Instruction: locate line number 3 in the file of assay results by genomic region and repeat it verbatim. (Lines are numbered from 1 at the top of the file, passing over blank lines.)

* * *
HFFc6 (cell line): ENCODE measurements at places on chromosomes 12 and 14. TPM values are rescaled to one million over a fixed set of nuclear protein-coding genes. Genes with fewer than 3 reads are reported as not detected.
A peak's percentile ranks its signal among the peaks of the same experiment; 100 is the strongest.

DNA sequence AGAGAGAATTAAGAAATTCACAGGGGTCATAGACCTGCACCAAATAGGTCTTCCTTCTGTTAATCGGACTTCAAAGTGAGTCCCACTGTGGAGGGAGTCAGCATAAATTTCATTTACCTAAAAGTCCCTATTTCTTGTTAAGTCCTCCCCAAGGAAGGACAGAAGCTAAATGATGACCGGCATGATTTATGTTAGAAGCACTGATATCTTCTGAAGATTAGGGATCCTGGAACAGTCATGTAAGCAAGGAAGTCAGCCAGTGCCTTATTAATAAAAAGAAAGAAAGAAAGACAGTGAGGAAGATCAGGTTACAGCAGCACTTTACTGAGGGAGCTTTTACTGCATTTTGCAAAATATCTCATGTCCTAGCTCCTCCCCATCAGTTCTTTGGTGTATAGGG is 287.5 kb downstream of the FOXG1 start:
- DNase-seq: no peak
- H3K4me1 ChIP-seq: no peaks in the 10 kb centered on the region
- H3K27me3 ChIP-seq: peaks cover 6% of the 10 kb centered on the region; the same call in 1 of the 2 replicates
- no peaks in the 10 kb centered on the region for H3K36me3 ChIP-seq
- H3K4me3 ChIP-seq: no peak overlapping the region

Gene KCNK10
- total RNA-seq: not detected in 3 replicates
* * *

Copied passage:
DNA sequence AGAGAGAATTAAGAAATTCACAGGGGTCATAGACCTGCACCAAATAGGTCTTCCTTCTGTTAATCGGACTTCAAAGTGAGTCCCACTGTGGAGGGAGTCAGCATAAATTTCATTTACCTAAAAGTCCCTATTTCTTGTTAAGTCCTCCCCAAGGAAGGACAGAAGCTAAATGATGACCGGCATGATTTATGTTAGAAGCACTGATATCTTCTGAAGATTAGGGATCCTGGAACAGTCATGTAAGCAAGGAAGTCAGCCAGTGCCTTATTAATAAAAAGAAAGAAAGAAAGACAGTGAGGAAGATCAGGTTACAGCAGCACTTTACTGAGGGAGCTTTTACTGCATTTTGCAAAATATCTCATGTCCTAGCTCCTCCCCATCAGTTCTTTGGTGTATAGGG is 287.5 kb downstream of the FOXG1 start: